Surfing is surprisingly hot in the Lofoten Islands, Norway, 124 miles north of the Arctic Circle.
"It's all happening in the Arctic!" cries Tommy Olsen, as I jump off my rented surfboard, having caught my first wave of the day.
He gives me a high-five, but I still get the feeling I won't make the cut for the Lofoten Masters tournament, the world's northernmost surf event.
Olsen and his wife, Marion Frantzen, started Unstad Camping with Frantzen's parents 11 years ago, not yet realizing the draw Arctic surfing would become. Back then, it was a typical campground on a beautiful beach, known as a surf spot only to a few brave locals like Frantzen's father, Thor. He caught his first wave at Unstad in 1963.
Since Olsen and Frantzen took over, though, rebranding the site as a surf destination, Unstad Arctic Surf has become an international hub for surfers who want a different kind of "chilling." Located 124 miles north of the Arctic Circle, surfing at Unstad earns visitors bragging rights down south, despite the mild water temperatures.
People think it's very very cold," says Olsen. "It could be cold, but surprisingly, like today, it's super hot."
The day I visited Unstad the water was 8 degrees Celsius (46.4 degrees Fahrenheit), just 2 degrees Celsius colder than Vancouver Island. The Gulf Stream, which brings warm water from the Gulf of Mexico, keeps Norway's coast ice-free and mild year-round.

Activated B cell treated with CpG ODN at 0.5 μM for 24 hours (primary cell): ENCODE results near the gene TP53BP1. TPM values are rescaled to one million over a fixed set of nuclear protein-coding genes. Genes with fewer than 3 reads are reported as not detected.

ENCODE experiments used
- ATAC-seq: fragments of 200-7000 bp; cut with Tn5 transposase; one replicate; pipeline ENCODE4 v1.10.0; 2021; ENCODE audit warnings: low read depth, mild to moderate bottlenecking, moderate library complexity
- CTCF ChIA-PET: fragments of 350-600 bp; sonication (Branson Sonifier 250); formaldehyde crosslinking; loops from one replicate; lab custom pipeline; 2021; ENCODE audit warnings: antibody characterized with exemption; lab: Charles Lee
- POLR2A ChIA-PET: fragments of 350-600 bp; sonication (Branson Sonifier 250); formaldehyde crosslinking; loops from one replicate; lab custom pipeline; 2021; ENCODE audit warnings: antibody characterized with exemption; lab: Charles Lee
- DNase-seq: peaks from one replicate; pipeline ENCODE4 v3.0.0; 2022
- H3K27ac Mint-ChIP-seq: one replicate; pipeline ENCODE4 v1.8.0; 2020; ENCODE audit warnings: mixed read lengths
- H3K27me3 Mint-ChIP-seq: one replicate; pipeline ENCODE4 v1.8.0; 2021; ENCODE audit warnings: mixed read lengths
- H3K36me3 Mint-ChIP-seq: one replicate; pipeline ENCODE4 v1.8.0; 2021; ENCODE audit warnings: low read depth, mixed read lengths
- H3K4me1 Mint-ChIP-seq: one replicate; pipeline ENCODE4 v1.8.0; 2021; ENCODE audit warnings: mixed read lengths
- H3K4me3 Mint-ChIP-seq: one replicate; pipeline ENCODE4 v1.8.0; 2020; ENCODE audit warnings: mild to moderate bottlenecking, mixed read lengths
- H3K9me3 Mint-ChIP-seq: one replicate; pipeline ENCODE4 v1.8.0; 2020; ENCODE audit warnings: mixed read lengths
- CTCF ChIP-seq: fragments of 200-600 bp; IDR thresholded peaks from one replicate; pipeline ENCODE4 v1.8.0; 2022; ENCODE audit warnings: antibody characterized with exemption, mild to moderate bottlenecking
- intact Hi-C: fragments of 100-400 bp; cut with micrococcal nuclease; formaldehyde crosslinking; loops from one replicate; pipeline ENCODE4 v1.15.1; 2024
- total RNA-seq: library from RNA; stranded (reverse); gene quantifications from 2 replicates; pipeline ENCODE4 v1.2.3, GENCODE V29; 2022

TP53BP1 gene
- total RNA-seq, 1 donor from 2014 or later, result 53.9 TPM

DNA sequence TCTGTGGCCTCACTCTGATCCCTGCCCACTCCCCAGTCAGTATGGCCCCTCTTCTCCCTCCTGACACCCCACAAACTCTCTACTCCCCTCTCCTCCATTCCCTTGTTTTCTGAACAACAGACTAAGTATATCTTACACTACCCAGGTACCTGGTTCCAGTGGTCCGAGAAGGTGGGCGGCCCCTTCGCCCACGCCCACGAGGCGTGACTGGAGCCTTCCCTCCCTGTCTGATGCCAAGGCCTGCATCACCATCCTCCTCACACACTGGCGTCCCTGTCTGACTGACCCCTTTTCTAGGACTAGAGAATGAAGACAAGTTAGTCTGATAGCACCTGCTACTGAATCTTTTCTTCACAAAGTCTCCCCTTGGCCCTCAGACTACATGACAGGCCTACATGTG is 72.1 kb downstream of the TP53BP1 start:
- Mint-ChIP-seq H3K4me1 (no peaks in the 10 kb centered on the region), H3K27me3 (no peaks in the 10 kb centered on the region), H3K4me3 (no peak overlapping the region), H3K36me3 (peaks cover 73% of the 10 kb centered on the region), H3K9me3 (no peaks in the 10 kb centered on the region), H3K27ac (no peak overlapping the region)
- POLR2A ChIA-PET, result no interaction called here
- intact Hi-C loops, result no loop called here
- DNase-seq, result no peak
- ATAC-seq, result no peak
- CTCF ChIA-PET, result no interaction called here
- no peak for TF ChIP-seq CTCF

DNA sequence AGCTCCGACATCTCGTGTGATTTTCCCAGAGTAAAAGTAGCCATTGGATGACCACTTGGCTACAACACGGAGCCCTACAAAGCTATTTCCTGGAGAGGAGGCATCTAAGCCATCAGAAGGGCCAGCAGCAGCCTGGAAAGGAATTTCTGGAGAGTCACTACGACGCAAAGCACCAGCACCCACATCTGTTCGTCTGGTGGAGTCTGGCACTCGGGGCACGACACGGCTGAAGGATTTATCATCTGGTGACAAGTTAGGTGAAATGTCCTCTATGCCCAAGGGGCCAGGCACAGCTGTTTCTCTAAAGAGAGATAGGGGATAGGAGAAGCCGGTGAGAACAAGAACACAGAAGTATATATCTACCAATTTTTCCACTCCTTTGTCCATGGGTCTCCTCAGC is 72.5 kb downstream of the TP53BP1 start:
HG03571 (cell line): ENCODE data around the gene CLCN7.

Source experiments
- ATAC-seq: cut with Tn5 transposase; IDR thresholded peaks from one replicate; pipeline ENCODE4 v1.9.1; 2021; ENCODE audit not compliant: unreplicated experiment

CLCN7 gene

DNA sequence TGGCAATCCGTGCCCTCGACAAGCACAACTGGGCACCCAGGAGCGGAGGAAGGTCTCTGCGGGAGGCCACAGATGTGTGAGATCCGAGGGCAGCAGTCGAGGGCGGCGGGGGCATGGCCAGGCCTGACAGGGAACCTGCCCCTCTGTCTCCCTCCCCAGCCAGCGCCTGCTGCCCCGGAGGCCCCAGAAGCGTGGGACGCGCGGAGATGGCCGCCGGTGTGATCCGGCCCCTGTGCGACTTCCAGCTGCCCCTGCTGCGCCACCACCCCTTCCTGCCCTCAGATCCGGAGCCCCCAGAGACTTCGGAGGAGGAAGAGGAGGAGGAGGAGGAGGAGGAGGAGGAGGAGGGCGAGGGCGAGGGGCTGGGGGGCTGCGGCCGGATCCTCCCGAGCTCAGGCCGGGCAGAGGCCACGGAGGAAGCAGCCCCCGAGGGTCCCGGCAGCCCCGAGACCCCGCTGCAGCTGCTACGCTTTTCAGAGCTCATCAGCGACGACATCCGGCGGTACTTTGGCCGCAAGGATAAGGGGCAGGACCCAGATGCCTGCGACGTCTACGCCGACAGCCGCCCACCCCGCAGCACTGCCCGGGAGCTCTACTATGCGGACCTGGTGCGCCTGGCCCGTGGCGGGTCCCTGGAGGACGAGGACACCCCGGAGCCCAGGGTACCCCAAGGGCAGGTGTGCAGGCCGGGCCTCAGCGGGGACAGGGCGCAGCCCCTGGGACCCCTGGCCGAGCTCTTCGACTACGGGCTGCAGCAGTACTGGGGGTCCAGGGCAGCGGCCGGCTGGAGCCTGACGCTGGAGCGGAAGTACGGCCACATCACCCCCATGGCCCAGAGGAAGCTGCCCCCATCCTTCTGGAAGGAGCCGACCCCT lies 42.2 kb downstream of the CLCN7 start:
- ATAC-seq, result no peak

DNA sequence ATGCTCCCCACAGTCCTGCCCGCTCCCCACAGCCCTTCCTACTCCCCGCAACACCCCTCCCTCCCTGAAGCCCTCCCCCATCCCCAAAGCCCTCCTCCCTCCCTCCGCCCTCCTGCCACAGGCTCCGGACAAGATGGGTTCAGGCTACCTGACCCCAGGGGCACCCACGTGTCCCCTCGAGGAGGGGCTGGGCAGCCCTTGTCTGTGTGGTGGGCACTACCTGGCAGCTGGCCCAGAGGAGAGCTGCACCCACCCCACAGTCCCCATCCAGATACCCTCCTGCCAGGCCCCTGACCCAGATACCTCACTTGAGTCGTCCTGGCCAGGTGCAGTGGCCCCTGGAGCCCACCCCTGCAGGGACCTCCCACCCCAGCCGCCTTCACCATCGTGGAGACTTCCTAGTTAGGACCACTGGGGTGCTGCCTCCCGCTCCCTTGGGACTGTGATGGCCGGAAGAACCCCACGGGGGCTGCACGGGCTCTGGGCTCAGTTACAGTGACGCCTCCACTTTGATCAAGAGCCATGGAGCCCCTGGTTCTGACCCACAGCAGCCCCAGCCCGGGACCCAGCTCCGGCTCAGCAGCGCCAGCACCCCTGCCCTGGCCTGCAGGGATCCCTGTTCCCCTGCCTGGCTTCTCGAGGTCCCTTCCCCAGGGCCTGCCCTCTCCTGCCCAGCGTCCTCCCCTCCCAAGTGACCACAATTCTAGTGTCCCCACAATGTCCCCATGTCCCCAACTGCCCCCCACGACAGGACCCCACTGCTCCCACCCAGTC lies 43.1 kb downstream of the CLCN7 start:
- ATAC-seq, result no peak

But it's not just warm temperatures that attracts surfers from around the world, or even the quality of the waves over a soft sand beach.
"It's the backdrop and the surroundings," says Olsen. Imposing cliffs frame the beach, making for spectacular views and great photo opportunities. The snow that comes later in the year helps, too, giving the scene a dramatic, adventurous appeal.
Even in the dead of winter, when the sun has vanished and only a few hours of dim light illuminate the beach, surfers still head out for a ride during the precious daylight hours.
"It's fun; it's a mission," says Olsen.
And unlike busy southern beaches, where angry locals wait in line for their chance at a wave, at Unstad, Olsen says even on a big day there is enough to go around.
"In the winter, when it's a little bit big, the problem is actually to have someone to surf with."
This story is posted on Alaska Dispatch News as part of Eye on the Arctic, a collaborative partnership between public and private circumpolar media organizations.